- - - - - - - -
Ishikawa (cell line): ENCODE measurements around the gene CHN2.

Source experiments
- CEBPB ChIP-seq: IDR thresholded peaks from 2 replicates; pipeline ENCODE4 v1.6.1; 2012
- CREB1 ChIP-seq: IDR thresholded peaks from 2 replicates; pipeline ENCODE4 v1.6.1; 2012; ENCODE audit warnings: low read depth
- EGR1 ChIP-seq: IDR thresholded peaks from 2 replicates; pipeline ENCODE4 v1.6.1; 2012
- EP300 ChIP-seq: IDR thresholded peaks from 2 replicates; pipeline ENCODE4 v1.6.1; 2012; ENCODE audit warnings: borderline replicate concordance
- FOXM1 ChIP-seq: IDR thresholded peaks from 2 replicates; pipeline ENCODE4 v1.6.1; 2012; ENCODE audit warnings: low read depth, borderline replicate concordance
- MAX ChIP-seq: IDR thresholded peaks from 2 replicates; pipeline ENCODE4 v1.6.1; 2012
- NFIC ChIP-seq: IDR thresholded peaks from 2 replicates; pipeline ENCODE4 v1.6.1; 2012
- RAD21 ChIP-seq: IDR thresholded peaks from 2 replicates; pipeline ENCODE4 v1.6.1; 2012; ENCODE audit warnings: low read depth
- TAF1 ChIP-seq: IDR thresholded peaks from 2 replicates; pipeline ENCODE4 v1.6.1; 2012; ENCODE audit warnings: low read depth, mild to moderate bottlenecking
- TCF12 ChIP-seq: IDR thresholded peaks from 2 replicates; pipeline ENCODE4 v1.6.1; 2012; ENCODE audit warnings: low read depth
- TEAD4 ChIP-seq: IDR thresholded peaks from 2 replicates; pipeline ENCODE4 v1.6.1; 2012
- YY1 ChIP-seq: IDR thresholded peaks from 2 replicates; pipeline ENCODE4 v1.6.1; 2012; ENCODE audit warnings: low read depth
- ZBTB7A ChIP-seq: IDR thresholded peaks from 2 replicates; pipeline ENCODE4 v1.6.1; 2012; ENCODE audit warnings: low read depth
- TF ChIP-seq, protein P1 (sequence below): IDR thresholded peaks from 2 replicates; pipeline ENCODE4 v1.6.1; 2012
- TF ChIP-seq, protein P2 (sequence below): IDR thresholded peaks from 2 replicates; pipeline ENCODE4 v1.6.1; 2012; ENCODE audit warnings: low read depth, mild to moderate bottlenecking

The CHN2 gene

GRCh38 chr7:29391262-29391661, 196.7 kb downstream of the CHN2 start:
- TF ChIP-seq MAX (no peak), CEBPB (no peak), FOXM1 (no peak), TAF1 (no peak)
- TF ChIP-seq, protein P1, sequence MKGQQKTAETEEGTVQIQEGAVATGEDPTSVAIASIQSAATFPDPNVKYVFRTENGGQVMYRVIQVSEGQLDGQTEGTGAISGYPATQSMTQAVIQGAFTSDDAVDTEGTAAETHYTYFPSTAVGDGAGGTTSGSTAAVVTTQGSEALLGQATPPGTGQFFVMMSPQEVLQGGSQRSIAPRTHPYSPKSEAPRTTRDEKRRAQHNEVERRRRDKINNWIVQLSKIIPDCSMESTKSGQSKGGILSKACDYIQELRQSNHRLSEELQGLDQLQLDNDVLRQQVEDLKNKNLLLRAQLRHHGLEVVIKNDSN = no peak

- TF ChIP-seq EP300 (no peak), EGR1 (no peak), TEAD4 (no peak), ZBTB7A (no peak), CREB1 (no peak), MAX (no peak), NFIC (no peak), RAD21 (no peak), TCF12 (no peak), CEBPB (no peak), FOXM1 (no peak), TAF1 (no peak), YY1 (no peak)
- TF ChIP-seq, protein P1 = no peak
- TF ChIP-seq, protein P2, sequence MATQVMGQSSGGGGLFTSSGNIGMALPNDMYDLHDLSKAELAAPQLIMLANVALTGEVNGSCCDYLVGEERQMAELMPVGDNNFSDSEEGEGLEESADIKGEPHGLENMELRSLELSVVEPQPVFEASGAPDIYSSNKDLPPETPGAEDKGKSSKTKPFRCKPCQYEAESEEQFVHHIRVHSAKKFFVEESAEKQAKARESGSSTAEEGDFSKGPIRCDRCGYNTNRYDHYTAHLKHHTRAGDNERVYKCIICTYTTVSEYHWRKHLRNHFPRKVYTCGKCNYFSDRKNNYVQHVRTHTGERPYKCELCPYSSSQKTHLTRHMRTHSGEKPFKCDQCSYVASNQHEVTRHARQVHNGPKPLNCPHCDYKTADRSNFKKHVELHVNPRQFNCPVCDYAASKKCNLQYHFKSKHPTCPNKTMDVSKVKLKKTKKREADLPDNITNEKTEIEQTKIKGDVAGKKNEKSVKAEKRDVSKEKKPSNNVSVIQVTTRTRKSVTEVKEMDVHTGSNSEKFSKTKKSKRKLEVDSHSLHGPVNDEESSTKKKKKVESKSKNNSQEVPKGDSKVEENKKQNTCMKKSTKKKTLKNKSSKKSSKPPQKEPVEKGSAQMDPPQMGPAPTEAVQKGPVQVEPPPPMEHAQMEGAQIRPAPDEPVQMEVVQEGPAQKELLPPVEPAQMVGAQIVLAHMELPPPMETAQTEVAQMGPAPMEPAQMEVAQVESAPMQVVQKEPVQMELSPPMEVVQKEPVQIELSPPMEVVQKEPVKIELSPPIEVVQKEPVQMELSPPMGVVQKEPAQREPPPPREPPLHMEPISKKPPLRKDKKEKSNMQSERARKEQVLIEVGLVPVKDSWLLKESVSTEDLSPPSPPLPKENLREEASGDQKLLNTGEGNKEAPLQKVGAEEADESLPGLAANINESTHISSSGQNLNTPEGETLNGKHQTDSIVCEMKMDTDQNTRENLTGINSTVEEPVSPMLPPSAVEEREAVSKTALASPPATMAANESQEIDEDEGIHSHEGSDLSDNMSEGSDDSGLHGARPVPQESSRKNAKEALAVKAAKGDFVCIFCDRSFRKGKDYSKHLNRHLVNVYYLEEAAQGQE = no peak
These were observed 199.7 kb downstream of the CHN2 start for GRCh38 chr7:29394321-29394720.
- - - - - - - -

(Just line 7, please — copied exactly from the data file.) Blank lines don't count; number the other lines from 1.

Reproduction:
- FOXM1 ChIP-seq: IDR thresholded peaks from 2 replicates; pipeline ENCODE4 v1.6.1; 2012; ENCODE audit warnings: low read depth, borderline replicate concordance